“This is just part of the false legend that has been used to destroy the reputation of YK,” Jirongo said. “If the government printed money that is a different thing, but not us. Printing is the work of Central Bank. It would be impossible to do that kind of thing and keep it a secret for all these years. Tell me, have you ever heard one single person saying this was where YK used to print money?” he said. 

On the Sh500 note being nicknamed after him, he said that it was so because the activities of YK’92 peaked at the time when the new note was being released. 

He pointed out that in the past, currency in Kenya had been nicknamed after prominent individuals of the time.

He pointed to the fact that the Sh40 coin released during President Mwai Kibaki’s first term was nicknamed “KaLucy,” after the President’s late wife Lucy.

He said that the group got its finances from donations from members and other private supporters of the lobby group. 

He said the first funding of Sh3 million, about Sh30 million today adjusted to inflation, came from him and five other friends.

These are Gerald Bomett, Kirono Kitony, Jimmy Choge, Sam Nyamweya and Mohammed Ahmed Ali, a director with Fly 540 airline. 

The first three in the list above are sons of prominent people close to President Moi and they were successful businessmen, and so was Makelele.


By the time he was being picked as the chairman of YK’92, Jirongo had cut the image of a shrewd businessman whose main interests were in real estate.

He is associated with Saika estate near Komarock/Kayole, Hazina Estate in South B and Kemri estate on Mbagathi Road. 

“I was a billionaire by the age of 30. YK never made me, it destroyed me financially,” Jirongo said. 

Mr Nyamweya, the group’s treasurer and a close business associate of President Moi’s son Jonathan, said he was a successful businessman by the time he joined YK’92. 

“I bought this land in 1991 before YK came into the picture,” he told the Sunday Nation on Saturday at his 10-acre farm in upscale Karen area.

He said that the group raised around Sh300 million for their campaigns. Adjusted for inflation, this would be equivalent to Sh1.2 billion today.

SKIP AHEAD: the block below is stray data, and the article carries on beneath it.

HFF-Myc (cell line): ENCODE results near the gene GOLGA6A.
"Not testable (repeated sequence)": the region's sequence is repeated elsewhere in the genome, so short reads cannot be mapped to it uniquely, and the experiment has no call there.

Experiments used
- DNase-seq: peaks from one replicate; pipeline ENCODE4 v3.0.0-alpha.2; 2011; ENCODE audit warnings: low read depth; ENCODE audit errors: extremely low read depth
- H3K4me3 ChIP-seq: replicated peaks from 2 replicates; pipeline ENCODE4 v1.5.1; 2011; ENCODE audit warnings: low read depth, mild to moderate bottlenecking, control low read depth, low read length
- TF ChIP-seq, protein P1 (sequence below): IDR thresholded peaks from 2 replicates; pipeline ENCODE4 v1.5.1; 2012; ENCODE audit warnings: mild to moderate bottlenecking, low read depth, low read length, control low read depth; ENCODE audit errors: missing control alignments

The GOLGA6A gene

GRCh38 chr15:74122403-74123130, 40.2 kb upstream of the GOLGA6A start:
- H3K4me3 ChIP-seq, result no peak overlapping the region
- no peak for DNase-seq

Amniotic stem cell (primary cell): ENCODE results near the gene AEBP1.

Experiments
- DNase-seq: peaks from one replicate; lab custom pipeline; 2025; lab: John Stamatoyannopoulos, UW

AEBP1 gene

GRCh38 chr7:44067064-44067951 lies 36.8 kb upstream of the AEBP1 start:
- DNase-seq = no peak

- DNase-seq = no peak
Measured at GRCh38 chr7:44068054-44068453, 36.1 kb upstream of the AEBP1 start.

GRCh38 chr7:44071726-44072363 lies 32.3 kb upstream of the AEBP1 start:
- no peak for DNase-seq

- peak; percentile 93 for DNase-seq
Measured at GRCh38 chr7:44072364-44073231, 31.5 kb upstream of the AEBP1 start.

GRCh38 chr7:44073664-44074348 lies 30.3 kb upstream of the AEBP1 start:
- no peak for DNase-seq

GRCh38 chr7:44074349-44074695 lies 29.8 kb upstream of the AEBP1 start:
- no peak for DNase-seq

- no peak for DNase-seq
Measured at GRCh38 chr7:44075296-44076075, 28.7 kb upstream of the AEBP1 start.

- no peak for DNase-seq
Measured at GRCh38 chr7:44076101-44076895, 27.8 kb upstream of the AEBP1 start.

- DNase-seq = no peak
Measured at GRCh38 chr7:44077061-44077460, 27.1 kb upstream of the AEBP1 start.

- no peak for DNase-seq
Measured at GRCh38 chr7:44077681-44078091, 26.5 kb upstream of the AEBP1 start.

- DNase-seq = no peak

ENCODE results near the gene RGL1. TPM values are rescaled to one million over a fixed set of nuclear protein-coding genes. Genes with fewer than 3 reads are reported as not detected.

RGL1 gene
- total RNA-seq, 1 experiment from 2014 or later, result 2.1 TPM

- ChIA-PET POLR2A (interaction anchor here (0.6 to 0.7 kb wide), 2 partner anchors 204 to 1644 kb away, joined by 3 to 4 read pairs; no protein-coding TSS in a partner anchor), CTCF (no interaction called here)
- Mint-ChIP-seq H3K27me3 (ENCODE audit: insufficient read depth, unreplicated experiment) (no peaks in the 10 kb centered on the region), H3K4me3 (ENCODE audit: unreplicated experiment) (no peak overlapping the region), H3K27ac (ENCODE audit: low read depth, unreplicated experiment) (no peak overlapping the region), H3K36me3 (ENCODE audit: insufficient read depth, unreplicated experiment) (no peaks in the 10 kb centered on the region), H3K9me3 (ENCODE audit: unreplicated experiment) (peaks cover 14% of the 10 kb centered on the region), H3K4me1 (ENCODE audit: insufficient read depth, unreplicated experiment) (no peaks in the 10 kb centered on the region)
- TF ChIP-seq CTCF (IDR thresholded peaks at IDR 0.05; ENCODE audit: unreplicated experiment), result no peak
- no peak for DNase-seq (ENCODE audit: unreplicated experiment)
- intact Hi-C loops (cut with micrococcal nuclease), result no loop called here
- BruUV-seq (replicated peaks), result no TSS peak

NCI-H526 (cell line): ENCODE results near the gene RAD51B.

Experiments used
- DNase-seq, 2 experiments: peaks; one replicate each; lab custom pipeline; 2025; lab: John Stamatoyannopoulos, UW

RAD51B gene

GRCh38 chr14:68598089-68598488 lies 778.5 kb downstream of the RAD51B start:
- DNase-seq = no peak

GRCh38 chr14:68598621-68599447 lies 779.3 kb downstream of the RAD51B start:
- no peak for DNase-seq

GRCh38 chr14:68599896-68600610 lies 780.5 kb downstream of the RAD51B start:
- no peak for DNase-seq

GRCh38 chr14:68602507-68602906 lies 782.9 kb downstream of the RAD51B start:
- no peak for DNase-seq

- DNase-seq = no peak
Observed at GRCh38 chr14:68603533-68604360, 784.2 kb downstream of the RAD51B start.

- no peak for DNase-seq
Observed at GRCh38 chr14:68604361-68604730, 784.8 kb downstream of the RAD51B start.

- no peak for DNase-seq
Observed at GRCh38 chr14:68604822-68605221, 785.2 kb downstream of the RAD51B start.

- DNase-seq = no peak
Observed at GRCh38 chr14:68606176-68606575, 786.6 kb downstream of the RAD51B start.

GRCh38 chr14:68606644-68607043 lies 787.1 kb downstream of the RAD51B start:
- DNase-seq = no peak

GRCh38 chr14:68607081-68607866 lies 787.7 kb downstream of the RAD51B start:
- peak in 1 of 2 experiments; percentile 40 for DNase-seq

However, he maintains that the group never got any money from state coffers, but from YK members, Kanu officials and businessmen friendly to Kanu.

“In any campaign, there will be people with certain interests who are willing to support certain candidates for different reasons. It happens everywhere in the world. This was the case with those campaigns too,” Nyamweya said.

The presence of industrialist Manu Chandaria during the group’s first meeting with President Moi at Kabarnet Gardens in late January 1992 indicates that powerful businessmen could have contributed to the group’s campaigns. 

“I don’t remember going to that meeting and I can’t remember if I ever contributed to it,” said the billionaire businessman, now aged 87. 

Kanu operatives close to Moi donated to the group. For example, former Nominated MP Mark Too is recorded in the Nation of April 1992 contributing Sh100,000 to a YK’92 fundraiser in Nandi district.

In late February 1992, Vice-President George Saitoti led a fundraiser for the group at the Inter-Continental Hotel, which realised Sh12 million, according to Nyamweya. This is about Sh50 million today.

However, the total amount of these contributions is just but a drop in the ocean compared to the colossal amounts that YK’92 and Kanu used in their campaigns.

Perhaps, the source of these monies could lie somewhere else, most probably in a devious project that was conceived in October 1991 by another young man.


In July 1990, Kamlesh Mansukhlal Pattni, aged 25, registered Goldenberg International Limited and, through it, robbed the country to bankruptcy from fictitious sale of gold and diamonds.

His business partner was James Kanyotu, the long-serving, powerful director of intelligence, who passed away in February 2008. 

The resulting scam, commonly known as the Goldenberg Scandal, is estimated to have cost the country in excess of Sh80 billion and its effects are still felt today.